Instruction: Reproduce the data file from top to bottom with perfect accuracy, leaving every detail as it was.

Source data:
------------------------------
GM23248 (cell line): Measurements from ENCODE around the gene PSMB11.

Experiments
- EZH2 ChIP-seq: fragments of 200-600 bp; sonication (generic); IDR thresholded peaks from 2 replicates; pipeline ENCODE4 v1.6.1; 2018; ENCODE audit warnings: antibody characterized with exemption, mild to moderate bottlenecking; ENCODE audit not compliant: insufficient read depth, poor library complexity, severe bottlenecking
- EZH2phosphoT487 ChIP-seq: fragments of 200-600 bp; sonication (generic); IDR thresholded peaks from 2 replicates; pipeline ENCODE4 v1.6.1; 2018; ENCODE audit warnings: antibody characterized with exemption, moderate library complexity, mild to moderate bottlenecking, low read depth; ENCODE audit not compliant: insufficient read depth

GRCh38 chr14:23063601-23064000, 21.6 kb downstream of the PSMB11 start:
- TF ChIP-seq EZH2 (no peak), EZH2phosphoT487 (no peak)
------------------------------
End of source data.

GM23248 (cell line): Measurements from ENCODE around the gene PSMB11.

Experiments
- EZH2 ChIP-seq: fragments of 200-600 bp; sonication (generic); IDR thresholded peaks from 2 replicates; pipeline ENCODE4 v1.6.1; 2018; ENCODE audit warnings: antibody characterized with exemption, mild to moderate bottlenecking; ENCODE audit not compliant: insufficient read depth, poor library complexity, severe bottlenecking
- EZH2phosphoT487 ChIP-seq: fragments of 200-600 bp; sonication (generic); IDR thresholded peaks from 2 replicates; pipeline ENCODE4 v1.6.1; 2018; ENCODE audit warnings: antibody characterized with exemption, moderate library complexity, mild to moderate bottlenecking, low read depth; ENCODE audit not compliant: insufficient read depth

GRCh38 chr14:23063601-23064000, 21.6 kb downstream of the PSMB11 start:
- TF ChIP-seq EZH2 (no peak), EZH2phosphoT487 (no peak)